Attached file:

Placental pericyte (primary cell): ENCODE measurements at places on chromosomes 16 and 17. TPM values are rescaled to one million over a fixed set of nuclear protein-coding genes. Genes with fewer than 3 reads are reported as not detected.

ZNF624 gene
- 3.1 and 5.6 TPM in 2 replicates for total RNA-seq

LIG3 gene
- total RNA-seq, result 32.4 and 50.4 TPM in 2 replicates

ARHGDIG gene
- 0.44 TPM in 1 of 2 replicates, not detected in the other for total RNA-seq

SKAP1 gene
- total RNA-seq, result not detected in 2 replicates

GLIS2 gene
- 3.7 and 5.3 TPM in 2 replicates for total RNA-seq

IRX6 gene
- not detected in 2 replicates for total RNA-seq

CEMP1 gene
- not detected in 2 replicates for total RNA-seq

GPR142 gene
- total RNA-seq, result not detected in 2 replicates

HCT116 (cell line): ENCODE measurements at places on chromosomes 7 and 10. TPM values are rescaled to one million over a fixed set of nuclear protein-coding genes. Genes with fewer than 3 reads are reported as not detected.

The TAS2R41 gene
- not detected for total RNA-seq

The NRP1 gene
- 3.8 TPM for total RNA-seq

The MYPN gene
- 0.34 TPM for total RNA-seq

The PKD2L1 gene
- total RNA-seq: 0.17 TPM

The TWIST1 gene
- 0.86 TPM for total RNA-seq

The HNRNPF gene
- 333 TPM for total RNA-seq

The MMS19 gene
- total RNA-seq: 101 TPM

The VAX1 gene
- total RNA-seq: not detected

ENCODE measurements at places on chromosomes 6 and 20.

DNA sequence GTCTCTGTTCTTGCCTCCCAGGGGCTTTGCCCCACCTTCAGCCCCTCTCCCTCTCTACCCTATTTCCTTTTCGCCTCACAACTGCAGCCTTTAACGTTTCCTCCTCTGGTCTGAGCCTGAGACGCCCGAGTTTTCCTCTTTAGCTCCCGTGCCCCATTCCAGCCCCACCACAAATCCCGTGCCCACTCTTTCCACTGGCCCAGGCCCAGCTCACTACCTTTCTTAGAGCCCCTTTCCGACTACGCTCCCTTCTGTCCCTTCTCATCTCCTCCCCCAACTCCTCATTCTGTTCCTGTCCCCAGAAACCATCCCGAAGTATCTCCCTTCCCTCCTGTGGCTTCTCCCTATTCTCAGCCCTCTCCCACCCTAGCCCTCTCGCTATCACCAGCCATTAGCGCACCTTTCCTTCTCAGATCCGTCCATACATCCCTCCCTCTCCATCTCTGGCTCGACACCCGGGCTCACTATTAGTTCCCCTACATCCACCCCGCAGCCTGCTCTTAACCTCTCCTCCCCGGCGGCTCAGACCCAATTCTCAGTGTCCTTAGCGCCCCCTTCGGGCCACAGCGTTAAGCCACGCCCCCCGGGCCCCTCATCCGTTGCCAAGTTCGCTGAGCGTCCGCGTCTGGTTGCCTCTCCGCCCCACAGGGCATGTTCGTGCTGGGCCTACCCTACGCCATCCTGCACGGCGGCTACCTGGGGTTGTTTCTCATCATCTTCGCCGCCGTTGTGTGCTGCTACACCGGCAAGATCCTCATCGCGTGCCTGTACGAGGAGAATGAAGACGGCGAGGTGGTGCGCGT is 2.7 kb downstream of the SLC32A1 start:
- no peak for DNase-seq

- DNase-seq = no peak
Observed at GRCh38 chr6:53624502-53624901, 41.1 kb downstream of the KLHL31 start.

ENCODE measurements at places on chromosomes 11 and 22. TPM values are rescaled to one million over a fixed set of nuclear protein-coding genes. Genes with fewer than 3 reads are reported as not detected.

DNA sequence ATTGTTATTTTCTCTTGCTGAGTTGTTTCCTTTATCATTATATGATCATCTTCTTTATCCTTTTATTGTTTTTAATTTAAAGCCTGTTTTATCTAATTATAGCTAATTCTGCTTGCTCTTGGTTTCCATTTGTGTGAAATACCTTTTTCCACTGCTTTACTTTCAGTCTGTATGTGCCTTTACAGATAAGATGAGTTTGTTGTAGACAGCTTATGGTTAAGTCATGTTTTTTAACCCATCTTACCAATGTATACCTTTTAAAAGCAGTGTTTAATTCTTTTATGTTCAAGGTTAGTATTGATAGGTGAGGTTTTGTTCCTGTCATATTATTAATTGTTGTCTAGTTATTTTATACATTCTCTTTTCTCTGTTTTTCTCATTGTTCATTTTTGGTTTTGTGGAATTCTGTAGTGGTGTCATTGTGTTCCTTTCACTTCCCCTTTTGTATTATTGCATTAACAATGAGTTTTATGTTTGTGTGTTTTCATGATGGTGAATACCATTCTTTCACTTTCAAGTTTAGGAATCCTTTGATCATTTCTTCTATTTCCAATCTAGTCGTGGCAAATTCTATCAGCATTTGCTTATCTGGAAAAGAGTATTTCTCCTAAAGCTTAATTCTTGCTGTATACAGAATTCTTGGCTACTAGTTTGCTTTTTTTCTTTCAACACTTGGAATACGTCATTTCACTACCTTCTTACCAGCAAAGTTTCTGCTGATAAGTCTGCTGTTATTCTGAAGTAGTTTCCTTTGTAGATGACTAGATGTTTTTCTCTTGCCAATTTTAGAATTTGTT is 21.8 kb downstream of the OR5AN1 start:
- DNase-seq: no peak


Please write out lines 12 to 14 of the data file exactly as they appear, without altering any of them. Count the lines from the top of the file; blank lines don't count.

IRX6 gene
- not detected in 2 replicates for total RNA-seq

CEMP1 gene